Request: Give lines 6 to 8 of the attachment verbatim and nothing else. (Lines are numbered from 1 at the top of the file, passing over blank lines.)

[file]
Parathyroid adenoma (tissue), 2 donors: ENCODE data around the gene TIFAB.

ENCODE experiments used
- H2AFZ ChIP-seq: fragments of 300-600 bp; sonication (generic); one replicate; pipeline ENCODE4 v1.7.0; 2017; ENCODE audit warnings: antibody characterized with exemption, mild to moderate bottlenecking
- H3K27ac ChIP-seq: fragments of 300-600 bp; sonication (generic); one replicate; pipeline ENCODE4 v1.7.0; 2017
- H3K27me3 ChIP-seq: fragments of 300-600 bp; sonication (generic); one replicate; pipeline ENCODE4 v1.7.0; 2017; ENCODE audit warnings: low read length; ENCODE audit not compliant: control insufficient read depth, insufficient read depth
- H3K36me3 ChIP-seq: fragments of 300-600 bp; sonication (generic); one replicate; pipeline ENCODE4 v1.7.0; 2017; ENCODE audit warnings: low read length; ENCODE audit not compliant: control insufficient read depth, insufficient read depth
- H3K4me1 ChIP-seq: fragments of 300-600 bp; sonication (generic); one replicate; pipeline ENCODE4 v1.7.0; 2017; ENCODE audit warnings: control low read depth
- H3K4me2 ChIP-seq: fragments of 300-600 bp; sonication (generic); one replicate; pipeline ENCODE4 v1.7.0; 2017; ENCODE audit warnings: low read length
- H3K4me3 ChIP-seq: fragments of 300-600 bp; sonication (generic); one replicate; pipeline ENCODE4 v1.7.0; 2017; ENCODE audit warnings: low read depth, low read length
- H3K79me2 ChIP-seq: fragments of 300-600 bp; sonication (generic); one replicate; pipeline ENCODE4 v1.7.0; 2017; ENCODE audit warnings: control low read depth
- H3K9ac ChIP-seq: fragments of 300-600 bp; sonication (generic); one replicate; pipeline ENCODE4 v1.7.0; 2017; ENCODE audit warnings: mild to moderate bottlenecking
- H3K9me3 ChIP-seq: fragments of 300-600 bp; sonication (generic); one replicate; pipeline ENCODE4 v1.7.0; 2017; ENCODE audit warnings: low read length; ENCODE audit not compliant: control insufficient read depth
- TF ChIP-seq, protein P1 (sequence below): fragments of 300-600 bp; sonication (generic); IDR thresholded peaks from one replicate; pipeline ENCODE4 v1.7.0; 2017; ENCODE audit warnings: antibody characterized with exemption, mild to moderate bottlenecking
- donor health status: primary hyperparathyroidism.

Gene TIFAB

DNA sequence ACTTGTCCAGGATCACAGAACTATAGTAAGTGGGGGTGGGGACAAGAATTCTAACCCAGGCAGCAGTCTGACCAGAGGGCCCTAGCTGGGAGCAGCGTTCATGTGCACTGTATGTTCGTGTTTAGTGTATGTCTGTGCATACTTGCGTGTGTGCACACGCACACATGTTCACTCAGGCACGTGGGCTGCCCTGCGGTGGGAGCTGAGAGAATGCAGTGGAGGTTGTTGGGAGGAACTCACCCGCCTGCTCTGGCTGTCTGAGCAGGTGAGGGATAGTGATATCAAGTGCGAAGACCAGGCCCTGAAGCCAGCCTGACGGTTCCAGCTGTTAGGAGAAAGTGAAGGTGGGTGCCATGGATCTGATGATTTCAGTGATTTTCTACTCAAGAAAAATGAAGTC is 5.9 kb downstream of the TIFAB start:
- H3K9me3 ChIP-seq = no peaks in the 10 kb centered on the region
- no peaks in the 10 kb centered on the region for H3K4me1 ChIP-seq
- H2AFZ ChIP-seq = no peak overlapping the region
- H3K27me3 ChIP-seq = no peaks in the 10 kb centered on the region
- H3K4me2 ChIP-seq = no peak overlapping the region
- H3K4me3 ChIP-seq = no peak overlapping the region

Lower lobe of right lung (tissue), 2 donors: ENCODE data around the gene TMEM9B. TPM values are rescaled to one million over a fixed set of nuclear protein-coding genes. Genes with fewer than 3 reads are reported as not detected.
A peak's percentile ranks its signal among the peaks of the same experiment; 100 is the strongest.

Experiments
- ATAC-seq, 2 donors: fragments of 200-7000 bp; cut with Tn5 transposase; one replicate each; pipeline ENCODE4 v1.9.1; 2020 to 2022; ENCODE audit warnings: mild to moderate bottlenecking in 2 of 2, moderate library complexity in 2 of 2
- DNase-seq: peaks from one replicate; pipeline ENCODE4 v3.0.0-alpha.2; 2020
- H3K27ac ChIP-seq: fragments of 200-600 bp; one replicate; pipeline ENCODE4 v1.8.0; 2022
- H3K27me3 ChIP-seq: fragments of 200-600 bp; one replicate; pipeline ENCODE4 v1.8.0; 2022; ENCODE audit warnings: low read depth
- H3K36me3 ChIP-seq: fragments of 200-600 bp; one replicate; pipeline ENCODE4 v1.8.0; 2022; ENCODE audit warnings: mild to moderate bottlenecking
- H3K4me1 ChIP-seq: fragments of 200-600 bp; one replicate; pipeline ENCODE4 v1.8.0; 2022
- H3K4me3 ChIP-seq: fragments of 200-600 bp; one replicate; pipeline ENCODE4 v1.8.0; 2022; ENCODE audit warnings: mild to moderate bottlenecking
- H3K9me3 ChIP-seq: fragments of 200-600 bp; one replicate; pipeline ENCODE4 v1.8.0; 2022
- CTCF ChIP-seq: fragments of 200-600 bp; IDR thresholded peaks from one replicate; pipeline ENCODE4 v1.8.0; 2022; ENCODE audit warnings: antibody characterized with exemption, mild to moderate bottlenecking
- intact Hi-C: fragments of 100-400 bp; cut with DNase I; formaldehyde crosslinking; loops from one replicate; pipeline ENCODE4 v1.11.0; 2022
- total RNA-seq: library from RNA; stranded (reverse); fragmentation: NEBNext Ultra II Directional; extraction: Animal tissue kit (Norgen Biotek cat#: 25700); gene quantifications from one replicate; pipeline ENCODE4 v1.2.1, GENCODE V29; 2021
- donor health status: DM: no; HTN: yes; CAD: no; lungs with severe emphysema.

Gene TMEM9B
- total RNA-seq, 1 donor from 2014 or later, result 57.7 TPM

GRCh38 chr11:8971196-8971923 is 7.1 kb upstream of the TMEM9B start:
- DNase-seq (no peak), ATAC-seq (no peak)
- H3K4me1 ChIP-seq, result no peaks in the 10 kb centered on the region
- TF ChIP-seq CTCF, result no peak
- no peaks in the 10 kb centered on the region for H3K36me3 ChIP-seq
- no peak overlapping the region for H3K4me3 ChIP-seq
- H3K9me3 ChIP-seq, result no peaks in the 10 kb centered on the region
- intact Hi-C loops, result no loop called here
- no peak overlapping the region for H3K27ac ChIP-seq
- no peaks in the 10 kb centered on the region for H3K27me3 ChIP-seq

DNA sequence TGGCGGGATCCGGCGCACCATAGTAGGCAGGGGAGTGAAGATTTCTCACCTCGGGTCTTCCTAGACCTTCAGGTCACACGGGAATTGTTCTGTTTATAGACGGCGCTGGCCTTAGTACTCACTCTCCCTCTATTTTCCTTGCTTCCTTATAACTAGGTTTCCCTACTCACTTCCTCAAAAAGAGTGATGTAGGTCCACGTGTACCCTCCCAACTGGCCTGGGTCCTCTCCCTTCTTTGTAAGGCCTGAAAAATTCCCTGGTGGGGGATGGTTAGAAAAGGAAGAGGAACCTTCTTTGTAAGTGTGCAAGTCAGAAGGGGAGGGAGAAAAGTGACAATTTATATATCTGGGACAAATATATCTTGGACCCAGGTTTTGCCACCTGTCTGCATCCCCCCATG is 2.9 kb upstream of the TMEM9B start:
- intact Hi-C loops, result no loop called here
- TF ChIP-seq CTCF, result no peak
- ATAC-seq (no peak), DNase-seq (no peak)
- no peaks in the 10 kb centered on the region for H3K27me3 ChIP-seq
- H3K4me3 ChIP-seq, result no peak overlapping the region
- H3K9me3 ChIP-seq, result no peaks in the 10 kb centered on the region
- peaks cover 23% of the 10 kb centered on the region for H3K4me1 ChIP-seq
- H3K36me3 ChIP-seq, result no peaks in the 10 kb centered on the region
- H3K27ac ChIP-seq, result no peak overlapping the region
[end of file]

- H3K36me3 ChIP-seq: fragments of 300-600 bp; sonication (generic); one replicate; pipeline ENCODE4 v1.7.0; 2017; ENCODE audit warnings: low read length; ENCODE audit not compliant: control insufficient read depth, insufficient read depth
- H3K4me1 ChIP-seq: fragments of 300-600 bp; sonication (generic); one replicate; pipeline ENCODE4 v1.7.0; 2017; ENCODE audit warnings: control low read depth
- H3K4me2 ChIP-seq: fragments of 300-600 bp; sonication (generic); one replicate; pipeline ENCODE4 v1.7.0; 2017; ENCODE audit warnings: low read length